Bulletin of the American Physical Society
58th Annual Meeting of the APS Division of Plasma Physics
Volume 61, Number 18
Monday–Friday, October 31–November 4 2016; San Jose, California
Session FR1: Review: Hydrodynamic Instabilities in High-Energy-Density Settings
8:00 AM–9:00 AM,
Tuesday, November 1, 2016
Room: Exhibit Hall 2
Chair: Carolyn Kuranz, University of Michigan
Abstract ID: BAPS.2016.DPP.FR1.1
Abstract: FR1.00001 : Hydrodynamic Instabilities in High-Energy-Density Settings*
8:00 AM–9:00 AM
(Lawrence Livermore Natl Lab)
Our understanding of hydrodynamic instabilities, such as the Rayleigh-Taylor (RT), Richtmyer-Meshkov (RM), and Kelvin-Helmholtz (KH) instabilities, in high-energy-density (HED) settings over past two decades has progressed enormously. The range of conditions where hydrodynamic instabilities are experimentally observed now includes direct and indirect drive inertial confinement fusion (ICF) where surprises continue to emerge, linear and nonlinear regimes, classical interfaces vs. stabilized ablation fronts, tenuous ideal plasmas vs. high density Fermi degenerate plasmas, bulk fluid interpenetration vs. mixing down to the atomic level, in the presence of magnetic fields and/or intense radiation, and in solid state plastic flow at high pressures and strain rates. Regimes in ICF can involve extreme conditions of matter with temperatures up to kilovolts, densities of a thousand times solid densities, and time scales of nanoseconds. On the other hand, scaled conditions can be generated that map to exploding stars (supernovae) with length and time scales of millions of kilometers and hours to days or even years of instability evolution, planetary formation dynamics involving solid-state plastic flow which severely modifies the RT growth and continues to challenge reliable theoretical descriptions. This review will look broadly at progress in probing and understanding hydrodynamic instabilities in these very diverse HED settings, and then will examine a few cases in more depth to illustrate the detailed science involved. Experimental results on large-scale HED facilities such as the Omega, Nike, Gekko, and Shenguang lasers will be reviewed and the latest developments at the National Ignition Facility (NIF) and Z machine will be covered. Finally, current overarching questions and challenges will be summarized to motivate research directions for future.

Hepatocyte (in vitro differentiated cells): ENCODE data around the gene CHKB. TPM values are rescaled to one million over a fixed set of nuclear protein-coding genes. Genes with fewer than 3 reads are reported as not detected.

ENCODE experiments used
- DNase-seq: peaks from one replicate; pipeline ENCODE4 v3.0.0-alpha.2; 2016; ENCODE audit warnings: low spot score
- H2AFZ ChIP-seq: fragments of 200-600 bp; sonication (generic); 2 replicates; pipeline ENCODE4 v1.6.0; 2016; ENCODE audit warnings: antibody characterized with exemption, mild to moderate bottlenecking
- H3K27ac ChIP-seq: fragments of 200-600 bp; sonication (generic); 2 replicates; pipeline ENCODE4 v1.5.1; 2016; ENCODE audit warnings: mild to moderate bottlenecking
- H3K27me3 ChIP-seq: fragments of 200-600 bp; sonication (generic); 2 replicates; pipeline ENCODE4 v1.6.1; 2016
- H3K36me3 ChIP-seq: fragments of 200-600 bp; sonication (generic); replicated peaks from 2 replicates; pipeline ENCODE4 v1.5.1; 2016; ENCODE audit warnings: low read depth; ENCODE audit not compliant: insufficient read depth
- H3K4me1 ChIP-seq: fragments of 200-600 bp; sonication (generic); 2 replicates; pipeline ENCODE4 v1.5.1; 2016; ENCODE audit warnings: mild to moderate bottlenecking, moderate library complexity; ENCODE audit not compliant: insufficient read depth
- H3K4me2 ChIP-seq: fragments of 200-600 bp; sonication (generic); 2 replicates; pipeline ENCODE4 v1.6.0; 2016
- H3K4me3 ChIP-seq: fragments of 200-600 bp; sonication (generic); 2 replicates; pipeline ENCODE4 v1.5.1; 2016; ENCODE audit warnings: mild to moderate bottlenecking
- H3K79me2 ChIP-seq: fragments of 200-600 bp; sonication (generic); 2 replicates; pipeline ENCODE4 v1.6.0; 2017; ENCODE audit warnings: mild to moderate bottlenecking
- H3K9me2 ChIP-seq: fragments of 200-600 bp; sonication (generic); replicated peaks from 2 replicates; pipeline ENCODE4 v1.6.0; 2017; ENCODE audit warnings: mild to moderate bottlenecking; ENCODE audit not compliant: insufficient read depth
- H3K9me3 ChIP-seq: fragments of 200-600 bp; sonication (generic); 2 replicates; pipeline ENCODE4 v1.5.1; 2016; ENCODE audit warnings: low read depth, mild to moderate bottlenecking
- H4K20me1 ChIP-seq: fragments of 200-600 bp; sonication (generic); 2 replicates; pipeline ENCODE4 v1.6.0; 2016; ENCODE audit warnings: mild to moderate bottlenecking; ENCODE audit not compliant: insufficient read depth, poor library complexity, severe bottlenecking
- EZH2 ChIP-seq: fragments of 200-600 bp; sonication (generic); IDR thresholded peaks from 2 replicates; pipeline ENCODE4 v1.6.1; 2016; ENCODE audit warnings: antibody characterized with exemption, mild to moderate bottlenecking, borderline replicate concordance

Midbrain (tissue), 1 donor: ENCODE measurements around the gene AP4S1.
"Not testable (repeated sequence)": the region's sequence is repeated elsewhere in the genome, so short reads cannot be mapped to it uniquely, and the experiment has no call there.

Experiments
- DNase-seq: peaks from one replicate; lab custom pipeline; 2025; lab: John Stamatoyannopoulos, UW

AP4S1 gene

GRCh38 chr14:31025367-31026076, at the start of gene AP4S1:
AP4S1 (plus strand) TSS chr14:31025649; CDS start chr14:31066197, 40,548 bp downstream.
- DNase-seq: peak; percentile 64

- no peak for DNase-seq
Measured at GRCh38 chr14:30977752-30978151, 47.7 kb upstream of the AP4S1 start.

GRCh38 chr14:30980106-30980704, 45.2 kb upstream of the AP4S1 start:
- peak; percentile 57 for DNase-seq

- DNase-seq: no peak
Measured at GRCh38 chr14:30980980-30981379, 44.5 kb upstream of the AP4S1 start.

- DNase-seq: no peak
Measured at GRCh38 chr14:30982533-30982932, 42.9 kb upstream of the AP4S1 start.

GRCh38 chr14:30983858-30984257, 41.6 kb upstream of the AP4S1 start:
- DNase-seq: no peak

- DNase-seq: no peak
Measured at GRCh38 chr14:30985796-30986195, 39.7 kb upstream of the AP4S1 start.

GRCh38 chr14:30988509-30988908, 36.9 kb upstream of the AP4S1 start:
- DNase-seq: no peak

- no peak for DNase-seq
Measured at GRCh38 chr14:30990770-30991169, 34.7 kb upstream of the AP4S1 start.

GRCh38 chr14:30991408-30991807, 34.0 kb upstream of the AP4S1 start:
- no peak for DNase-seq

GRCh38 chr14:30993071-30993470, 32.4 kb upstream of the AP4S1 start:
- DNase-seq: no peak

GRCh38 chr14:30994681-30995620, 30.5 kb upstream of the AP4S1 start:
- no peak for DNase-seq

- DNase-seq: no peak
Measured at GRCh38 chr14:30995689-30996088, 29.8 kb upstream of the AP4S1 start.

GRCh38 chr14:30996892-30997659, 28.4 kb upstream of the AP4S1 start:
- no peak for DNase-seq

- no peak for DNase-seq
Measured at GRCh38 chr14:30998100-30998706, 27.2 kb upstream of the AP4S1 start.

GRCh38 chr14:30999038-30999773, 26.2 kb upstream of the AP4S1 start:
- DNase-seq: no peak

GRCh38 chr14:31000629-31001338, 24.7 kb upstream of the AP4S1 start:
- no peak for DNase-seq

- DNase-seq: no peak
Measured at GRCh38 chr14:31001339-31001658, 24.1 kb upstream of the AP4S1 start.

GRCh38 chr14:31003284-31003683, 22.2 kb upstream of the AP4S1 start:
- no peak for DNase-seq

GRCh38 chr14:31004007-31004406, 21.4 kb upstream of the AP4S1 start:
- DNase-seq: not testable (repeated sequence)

*This work was performed under the auspices of the U.S. Department of Energy by LLNL under Contract DE-AC52-07NA27344.
To cite this abstract, use the following reference: http://meetings.aps.org/link/BAPS.2016.DPP.FR1.1
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